Frankly, I'm surprised at the level of attention and analysis that has--and hasn't--been given to Mitt Romney's remarks about the Palestinians yesterday.
In particular, I wonder why no one seems to be saying what seems to this writer obvious: That Romney's comments reveal him to be profoundly incompetent for the presidency.
To begin with, there is the former governor's inability to get his facts right. As has been widely reported, he understated the per capita income of Israelis--the people with whom he was trying to curry favor--by one-third. Not a small fraction. And he overstated the income of Palestinians by three to six times (I've seen figures for Palestinian income quoted at $1500 to $2900, the later attributed by The New York Times to the CIA.)
Yes, I know, George W. used to do this kind of thing all the time. But I thought we had moved beyond that foolishness. Certainly, Mr. Romney has tried to project greater seriousness in his runs for the White House. And we should demand accuracy from our President and would-be presidents, especially on facts that are easily ascertained, than this.
Then there is the question of why Romney waded into the quagmire. The relative prosperity of Israelis and Palestinians, although a sore point with the latter, is hardly at the forefront of voters' consciousness in this country. Very few American Jews--the group Romney was trying to win over--think about the issue. And those who do are probably concerned by the disparity and extremely unlikely to vote for the Republican candidate. There was only one way in which Romney could have hoped to gain from bringing up the subject, and that was to draw a searing contrast between Jews and Palestinians. In other words, he must have known how his remarks were going to be taken, and to have intended their effect, however, much he protests to the contrary now.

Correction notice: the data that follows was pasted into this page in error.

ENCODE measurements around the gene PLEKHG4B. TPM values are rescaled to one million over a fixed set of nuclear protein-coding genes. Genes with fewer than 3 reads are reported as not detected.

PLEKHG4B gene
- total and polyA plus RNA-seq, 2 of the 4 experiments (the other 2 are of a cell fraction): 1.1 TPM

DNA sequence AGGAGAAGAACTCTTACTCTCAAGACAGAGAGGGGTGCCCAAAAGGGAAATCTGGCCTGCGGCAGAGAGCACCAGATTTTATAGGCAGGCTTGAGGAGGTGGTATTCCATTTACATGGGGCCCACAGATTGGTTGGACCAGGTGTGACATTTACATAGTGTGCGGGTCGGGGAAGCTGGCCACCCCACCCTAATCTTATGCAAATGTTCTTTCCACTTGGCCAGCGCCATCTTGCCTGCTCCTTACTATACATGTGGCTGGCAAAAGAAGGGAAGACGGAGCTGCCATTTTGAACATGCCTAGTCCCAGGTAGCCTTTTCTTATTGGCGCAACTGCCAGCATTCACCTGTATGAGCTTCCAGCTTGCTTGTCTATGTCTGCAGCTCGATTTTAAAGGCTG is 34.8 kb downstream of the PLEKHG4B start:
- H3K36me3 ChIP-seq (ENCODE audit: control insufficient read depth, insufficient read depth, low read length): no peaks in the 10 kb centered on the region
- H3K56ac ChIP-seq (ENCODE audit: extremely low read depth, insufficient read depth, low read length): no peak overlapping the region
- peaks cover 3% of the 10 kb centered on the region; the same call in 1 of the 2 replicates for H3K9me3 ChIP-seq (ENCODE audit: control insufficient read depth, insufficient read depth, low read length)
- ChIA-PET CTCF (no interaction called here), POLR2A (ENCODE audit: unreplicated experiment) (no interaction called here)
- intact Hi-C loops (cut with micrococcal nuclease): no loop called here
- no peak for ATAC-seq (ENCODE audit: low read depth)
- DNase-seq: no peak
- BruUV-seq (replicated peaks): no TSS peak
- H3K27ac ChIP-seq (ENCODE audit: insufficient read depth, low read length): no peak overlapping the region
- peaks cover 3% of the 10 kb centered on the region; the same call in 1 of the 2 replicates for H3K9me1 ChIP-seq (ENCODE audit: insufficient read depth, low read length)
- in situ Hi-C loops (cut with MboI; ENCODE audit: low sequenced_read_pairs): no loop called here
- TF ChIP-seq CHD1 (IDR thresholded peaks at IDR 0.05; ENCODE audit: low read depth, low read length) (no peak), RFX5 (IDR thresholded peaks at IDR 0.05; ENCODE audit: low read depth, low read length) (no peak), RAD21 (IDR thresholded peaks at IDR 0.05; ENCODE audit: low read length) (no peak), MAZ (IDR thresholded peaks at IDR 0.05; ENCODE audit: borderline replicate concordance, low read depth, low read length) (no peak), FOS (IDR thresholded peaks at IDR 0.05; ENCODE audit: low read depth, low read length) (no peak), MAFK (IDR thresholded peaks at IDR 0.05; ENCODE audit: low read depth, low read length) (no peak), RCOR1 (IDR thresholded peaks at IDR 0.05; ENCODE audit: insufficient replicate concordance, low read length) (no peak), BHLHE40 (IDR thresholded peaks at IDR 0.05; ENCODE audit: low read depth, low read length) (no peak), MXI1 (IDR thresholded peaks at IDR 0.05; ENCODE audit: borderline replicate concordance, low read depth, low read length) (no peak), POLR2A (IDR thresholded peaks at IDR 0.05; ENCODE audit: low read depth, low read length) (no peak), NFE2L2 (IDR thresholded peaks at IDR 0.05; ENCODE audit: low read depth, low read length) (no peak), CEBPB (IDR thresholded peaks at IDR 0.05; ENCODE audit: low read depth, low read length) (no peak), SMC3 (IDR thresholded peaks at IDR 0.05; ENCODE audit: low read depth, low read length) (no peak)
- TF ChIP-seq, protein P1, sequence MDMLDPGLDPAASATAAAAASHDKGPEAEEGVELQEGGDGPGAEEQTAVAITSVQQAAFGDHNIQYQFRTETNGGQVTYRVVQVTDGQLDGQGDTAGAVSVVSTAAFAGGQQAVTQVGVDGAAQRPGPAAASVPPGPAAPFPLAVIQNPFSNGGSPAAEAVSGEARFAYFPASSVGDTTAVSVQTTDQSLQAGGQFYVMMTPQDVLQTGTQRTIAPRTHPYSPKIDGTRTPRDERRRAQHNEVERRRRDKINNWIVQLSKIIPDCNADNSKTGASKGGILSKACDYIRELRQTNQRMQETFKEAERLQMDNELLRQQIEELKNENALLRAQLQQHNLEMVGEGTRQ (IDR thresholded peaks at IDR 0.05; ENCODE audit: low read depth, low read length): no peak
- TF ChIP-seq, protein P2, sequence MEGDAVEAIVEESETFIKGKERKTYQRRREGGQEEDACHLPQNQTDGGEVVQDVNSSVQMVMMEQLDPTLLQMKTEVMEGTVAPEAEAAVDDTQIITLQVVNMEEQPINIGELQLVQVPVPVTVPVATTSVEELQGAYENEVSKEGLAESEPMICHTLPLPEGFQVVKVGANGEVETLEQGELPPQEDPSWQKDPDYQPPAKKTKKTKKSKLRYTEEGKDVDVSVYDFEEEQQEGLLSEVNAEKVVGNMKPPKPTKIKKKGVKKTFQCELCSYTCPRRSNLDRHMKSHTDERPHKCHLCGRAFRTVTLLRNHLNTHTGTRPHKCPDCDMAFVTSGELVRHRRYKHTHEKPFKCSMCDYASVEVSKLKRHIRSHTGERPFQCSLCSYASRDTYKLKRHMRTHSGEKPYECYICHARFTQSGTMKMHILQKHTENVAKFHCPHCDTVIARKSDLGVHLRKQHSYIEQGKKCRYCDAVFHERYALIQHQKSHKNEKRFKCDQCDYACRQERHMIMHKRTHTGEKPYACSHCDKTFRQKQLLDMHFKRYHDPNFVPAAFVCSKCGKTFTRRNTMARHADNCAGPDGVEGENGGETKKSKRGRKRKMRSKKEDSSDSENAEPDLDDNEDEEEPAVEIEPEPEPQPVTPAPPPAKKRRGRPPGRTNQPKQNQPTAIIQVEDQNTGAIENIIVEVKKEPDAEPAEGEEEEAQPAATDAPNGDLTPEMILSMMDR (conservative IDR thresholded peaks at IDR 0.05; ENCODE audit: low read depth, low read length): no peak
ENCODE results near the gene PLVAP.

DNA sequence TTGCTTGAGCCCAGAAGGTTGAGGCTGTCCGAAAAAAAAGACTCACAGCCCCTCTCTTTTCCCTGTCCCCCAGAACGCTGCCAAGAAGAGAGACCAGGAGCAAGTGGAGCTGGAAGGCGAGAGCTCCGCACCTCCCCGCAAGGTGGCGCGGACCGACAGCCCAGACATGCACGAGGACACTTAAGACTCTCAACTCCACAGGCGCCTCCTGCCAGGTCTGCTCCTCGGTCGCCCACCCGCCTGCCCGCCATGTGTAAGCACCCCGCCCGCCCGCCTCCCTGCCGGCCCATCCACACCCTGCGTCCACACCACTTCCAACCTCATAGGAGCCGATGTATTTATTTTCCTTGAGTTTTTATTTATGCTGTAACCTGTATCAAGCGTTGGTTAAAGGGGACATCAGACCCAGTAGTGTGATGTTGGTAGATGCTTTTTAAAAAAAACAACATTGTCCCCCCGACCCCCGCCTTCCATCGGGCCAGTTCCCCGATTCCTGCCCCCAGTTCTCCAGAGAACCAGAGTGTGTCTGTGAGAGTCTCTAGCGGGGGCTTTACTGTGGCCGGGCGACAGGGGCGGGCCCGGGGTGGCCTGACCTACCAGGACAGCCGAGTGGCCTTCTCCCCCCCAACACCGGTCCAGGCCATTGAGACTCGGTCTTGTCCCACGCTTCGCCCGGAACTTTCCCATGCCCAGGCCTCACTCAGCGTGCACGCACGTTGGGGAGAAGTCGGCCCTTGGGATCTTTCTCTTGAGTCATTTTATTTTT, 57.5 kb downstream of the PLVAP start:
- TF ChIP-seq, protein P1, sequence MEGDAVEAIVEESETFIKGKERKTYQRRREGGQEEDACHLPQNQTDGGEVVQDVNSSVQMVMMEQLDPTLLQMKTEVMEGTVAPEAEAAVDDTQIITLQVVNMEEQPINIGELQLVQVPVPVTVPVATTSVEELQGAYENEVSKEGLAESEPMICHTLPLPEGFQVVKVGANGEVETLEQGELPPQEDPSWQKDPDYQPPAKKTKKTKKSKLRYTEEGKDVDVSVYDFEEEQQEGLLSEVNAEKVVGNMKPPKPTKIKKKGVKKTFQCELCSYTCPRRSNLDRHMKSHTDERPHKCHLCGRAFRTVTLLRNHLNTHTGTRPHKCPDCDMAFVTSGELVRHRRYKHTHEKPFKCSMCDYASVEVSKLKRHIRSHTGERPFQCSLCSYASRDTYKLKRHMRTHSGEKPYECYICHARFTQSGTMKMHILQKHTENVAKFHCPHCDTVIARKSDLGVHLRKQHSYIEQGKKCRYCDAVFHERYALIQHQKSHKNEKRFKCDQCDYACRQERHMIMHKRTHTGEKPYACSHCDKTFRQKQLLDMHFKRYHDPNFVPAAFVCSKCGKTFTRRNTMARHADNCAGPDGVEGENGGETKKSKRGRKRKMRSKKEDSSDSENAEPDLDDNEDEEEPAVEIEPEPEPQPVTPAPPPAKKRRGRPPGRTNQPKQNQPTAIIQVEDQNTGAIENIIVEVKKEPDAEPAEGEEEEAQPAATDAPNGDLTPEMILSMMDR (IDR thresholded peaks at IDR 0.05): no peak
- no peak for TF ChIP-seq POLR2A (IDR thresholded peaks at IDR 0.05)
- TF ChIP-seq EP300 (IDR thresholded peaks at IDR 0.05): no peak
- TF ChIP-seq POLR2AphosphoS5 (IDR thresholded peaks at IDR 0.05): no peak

Then think of the level of analysis that the would-be president revealed. True, he quoted a book by a respected Harvard history professor. Yet to say that "Culture makes all the difference," as Mr. Romney did, and that "I recognize the power of culture and at least a few other things," is at least to imply that Israelis are innately superior to Palestinians. As Palestinian negotiator Saab Erekat noted, that sounds like racism. More, it denies the complexity of the issues at hand, not to mention small factors like history and geography.
Mr. Romney undoubtedly realized before he spoke that he was not going to get a large proportion of the Palestinian or Muslim vote. But in the pursuit of votes, he crassly damaged the United States' position in a vital area of the world, should he become President. And in doing so, he clearly revealed why he is not competent to hold the position.